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# How is probability used in everyday life?

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Probability and the ability to understand and estimate the likelihood of any different combination of outcomes versus one another are very important in day to day life. There are a number of different types of activities people engage in that involve probability and chance whether they realize it or not. Some of these activities involve things like being late for work, saving money or signing up for a class.

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Probability and chance both study the possibilities of different things happening based on a few known factors. Often, scientists, mathematicians and statisticians attempt to use idealized models of the real world to predict the behaviors and outcomes of certain people and scenarios. These can be used to try and understand probability in daily life. Almost every possible activity or outcome has a probability. For example, someone might wonder about the probability they will get a high enough grade on a test they have taken or if they will be accepted for a job they applied for. Some people worry about the probability that their bus or train might be late and make them late for work or the probability that the interest rates at their banks will go down. Some of these things can be modeled and estimated effectively with probability and statistical methods.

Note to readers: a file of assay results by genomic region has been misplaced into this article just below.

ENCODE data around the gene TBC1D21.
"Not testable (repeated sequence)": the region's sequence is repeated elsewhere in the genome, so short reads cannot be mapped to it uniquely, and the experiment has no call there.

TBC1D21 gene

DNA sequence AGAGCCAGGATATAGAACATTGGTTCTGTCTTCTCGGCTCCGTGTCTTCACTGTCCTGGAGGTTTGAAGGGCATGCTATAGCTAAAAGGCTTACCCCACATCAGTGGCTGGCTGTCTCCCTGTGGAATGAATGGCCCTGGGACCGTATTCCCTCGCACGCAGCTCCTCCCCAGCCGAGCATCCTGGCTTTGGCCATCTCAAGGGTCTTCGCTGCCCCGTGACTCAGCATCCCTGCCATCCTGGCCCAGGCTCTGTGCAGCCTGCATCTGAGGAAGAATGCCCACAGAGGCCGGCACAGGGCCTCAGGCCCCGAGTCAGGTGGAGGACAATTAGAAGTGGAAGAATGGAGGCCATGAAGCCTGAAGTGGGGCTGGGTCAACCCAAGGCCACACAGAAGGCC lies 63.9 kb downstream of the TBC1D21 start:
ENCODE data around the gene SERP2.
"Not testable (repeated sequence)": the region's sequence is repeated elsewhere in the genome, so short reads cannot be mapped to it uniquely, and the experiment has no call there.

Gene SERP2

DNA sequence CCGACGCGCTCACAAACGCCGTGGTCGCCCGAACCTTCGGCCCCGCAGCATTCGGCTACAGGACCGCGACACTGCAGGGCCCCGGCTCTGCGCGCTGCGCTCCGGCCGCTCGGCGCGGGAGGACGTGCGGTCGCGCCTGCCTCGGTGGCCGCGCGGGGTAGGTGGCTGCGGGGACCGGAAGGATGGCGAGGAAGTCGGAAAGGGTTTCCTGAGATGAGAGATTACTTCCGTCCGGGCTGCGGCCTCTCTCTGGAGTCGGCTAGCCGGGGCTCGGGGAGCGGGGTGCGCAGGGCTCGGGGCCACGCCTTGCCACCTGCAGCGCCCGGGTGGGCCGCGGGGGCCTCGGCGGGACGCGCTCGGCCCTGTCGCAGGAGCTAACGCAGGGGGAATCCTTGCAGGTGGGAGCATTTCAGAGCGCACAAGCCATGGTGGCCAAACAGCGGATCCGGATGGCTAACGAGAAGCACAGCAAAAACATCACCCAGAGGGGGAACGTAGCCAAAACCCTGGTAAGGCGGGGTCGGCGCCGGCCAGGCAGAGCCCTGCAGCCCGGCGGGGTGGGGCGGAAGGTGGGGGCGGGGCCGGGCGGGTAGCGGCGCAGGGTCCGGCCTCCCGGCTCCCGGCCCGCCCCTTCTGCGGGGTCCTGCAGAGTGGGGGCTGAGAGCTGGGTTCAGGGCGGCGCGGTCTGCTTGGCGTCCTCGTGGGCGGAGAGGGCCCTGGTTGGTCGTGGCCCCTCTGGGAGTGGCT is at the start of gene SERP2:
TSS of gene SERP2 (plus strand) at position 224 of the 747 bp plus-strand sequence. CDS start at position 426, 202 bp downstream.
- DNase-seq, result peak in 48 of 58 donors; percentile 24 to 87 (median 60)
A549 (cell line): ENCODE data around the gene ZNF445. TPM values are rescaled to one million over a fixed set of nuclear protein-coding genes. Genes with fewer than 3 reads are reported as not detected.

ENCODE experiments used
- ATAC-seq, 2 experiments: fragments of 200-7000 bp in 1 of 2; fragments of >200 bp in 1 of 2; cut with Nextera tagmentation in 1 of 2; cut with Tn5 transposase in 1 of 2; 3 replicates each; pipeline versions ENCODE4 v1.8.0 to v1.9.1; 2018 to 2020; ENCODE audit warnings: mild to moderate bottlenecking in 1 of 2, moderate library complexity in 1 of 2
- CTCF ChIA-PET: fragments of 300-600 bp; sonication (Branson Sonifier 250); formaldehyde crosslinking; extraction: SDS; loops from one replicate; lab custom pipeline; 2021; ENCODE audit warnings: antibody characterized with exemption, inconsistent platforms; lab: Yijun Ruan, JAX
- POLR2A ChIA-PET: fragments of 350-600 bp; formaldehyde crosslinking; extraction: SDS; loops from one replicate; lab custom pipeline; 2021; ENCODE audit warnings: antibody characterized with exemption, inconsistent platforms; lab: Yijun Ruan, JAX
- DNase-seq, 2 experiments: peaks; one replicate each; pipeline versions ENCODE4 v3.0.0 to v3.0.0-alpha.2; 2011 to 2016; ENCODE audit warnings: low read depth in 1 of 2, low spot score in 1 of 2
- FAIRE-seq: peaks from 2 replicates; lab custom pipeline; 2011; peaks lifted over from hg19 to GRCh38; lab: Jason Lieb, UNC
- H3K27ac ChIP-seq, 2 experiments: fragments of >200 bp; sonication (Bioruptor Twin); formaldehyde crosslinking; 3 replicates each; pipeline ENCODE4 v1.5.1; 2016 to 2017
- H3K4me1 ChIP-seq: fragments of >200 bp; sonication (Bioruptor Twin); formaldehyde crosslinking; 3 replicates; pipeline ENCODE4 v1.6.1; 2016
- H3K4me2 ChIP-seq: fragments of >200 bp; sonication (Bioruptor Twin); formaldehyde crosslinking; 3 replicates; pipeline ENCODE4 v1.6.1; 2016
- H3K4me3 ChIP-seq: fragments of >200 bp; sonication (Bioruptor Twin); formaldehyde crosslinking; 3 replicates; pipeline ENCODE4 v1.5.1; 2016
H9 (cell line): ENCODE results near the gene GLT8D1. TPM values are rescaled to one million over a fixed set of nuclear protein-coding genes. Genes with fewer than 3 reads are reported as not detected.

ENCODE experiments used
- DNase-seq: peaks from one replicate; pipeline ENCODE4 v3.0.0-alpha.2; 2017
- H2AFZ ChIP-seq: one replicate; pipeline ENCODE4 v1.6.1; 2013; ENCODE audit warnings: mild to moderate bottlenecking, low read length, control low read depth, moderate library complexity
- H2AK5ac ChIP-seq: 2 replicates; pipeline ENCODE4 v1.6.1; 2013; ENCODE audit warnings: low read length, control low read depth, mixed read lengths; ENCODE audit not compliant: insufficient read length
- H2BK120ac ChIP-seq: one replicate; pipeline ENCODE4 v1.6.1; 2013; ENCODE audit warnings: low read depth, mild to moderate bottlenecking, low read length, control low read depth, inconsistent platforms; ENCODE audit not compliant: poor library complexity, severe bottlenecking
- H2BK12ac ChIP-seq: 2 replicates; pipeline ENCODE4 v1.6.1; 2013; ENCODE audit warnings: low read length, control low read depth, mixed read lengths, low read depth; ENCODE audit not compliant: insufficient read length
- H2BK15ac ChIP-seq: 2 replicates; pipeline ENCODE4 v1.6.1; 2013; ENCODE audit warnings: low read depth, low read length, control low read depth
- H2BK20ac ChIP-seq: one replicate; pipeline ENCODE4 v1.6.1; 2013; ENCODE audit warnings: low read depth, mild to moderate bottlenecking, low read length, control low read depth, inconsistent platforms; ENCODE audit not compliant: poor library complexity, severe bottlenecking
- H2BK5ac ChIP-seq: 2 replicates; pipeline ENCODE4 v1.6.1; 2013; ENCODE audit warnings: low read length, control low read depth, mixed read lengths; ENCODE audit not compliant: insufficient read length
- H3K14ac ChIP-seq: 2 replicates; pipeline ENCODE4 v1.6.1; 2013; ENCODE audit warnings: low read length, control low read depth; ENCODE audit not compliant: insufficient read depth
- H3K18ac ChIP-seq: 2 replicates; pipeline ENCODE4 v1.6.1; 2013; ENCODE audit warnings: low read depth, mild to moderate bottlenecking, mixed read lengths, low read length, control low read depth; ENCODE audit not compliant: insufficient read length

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## Related Questions

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Cumulative probability is used in statistics to determine the probability of a particular outcome given the previous outcomes of the same problem with the same variables. For example, cumulative probability can be used to determine the probability that a coin flipped 10 times comes up twice as tails.

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The formula to determine probability is dividing the number of ways an event can occur by the total possible outcomes. Probability is defined as the measurement of how likely an event will occur. This event is the results or outcomes of an experiment.

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In medicine, odds ratio formula is the measure of odds of association between exposures divided by the odds of the outcomes (odds ratio = (ad/bc)). The formula is used to measure the strength of absence or presence of a property in a given population.